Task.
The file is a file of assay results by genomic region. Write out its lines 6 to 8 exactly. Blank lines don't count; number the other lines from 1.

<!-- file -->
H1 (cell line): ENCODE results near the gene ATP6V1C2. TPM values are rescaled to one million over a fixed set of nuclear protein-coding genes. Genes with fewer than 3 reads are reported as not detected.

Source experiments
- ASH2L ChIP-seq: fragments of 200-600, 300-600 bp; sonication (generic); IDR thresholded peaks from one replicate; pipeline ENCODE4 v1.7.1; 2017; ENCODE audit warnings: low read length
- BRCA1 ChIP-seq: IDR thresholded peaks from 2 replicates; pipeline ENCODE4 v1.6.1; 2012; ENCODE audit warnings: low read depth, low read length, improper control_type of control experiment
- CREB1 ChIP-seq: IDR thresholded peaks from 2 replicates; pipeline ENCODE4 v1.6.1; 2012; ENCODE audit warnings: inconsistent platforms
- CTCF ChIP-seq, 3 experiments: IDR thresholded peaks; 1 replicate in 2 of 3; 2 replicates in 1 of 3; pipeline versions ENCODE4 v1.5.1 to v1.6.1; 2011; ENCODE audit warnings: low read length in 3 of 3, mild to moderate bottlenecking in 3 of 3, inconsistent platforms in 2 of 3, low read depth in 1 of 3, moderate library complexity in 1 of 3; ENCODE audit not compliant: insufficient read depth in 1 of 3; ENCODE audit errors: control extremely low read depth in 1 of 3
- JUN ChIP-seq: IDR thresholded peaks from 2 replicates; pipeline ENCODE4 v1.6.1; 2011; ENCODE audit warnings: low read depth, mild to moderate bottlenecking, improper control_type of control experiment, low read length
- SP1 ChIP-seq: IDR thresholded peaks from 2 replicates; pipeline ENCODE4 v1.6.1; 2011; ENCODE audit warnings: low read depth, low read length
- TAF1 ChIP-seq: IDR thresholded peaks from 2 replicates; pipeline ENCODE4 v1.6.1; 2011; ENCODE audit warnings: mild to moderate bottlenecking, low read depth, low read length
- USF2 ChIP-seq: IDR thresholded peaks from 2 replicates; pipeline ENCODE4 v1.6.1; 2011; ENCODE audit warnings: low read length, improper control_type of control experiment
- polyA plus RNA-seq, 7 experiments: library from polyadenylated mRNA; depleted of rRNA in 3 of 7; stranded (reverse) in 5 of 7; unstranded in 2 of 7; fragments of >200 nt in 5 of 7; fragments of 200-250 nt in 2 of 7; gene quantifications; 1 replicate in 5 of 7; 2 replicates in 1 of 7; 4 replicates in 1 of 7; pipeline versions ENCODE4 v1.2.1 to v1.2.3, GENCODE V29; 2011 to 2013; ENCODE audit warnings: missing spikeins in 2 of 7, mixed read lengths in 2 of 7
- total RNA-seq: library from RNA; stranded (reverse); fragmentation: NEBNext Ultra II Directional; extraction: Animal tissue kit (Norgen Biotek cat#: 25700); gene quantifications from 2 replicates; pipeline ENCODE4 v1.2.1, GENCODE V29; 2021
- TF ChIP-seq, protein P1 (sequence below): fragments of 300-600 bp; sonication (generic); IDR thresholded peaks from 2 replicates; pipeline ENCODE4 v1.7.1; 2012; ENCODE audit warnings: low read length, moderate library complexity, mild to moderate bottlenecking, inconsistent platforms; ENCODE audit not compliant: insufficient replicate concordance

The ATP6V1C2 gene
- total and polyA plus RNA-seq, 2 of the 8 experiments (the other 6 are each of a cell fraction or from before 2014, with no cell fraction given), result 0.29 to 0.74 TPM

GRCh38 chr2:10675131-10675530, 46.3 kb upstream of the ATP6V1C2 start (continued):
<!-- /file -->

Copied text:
- CTCF ChIP-seq, 3 experiments: IDR thresholded peaks; 1 replicate in 2 of 3; 2 replicates in 1 of 3; pipeline versions ENCODE4 v1.5.1 to v1.6.1; 2011; ENCODE audit warnings: low read length in 3 of 3, mild to moderate bottlenecking in 3 of 3, inconsistent platforms in 2 of 3, low read depth in 1 of 3, moderate library complexity in 1 of 3; ENCODE audit not compliant: insufficient read depth in 1 of 3; ENCODE audit errors: control extremely low read depth in 1 of 3
- JUN ChIP-seq: IDR thresholded peaks from 2 replicates; pipeline ENCODE4 v1.6.1; 2011; ENCODE audit warnings: low read depth, mild to moderate bottlenecking, improper control_type of control experiment, low read length
- SP1 ChIP-seq: IDR thresholded peaks from 2 replicates; pipeline ENCODE4 v1.6.1; 2011; ENCODE audit warnings: low read depth, low read length